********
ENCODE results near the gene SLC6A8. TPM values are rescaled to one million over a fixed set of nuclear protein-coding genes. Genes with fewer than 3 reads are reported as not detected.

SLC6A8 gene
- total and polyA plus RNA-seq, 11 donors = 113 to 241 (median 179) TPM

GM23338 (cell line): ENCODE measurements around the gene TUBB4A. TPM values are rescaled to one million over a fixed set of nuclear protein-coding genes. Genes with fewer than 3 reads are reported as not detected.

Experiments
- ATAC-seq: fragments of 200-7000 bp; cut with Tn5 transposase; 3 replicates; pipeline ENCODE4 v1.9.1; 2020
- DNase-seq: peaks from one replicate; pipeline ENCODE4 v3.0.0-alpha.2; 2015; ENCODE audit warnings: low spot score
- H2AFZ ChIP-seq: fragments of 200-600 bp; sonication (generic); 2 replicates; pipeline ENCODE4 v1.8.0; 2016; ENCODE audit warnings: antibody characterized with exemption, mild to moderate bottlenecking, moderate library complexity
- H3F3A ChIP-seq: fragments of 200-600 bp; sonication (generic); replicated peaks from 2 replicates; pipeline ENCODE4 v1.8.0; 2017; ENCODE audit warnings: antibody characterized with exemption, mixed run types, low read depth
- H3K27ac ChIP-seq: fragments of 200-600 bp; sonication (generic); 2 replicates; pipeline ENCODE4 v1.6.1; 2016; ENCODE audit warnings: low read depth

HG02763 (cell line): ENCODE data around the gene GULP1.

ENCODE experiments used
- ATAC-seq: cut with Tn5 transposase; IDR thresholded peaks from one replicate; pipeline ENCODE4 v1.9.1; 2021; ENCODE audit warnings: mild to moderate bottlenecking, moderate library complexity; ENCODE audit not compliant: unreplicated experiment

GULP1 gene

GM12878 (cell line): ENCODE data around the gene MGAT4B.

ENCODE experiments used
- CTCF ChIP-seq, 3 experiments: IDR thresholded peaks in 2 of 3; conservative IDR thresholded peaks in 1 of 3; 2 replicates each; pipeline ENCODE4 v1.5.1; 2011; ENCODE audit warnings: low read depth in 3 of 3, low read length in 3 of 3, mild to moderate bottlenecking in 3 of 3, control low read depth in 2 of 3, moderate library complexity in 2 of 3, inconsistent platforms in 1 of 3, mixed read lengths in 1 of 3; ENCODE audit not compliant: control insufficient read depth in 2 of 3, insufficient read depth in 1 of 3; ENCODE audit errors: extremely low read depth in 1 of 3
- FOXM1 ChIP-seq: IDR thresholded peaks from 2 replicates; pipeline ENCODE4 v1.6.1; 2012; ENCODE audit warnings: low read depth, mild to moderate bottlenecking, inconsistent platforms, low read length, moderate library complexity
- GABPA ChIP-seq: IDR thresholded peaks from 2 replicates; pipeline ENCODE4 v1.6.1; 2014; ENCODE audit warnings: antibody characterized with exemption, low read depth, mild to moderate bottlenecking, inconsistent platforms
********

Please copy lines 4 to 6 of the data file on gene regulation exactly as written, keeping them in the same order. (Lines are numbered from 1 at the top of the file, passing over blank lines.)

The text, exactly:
GM23338 (cell line): ENCODE measurements around the gene TUBB4A. TPM values are rescaled to one million over a fixed set of nuclear protein-coding genes. Genes with fewer than 3 reads are reported as not detected.

Experiments
- ATAC-seq: fragments of 200-7000 bp; cut with Tn5 transposase; 3 replicates; pipeline ENCODE4 v1.9.1; 2020